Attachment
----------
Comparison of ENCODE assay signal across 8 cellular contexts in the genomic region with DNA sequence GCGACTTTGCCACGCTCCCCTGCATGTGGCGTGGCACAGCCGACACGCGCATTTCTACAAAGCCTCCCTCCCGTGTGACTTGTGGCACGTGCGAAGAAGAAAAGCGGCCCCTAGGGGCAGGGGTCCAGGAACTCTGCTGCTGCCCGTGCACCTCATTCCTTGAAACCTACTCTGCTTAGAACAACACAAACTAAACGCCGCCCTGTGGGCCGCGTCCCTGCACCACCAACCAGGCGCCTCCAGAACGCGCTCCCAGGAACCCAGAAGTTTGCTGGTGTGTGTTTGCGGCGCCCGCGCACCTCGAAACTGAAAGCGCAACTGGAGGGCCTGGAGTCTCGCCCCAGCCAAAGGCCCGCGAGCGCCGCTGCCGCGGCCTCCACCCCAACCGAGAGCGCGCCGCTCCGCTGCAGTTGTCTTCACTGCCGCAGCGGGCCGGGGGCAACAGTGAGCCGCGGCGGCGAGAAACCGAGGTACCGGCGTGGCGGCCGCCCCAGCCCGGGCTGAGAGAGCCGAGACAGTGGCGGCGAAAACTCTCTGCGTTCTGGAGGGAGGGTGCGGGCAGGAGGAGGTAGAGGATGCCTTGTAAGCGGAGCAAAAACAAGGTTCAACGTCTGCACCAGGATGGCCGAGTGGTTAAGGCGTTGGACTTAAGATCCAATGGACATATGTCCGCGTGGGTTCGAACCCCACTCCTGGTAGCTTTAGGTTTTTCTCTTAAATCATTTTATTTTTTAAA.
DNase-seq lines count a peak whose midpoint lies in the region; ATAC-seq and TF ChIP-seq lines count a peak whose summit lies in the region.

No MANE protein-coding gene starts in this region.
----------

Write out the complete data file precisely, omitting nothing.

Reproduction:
Comparison of ENCODE assay signal across 8 cellular contexts in the genomic region with DNA sequence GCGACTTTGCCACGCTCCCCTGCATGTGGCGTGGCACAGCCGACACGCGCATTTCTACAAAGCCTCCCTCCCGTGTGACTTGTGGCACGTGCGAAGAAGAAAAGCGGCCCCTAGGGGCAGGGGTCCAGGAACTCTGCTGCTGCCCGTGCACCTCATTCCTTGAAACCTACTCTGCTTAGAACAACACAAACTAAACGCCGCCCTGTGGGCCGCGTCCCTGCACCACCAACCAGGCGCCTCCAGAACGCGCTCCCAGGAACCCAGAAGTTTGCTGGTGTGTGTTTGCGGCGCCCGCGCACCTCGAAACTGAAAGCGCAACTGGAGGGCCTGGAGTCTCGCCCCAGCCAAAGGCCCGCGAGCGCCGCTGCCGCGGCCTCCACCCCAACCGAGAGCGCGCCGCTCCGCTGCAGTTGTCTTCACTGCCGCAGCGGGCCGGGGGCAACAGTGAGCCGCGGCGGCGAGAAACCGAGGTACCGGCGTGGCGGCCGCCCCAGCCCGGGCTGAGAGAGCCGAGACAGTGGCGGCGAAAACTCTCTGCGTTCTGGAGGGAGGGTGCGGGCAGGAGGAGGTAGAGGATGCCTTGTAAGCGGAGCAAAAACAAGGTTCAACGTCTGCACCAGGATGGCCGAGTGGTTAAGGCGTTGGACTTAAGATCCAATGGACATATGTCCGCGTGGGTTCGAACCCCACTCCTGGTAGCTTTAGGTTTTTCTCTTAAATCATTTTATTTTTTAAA.
DNase-seq lines count a peak whose midpoint lies in the region; ATAC-seq and TF ChIP-seq lines count a peak whose summit lies in the region.

No MANE protein-coding gene starts in this region.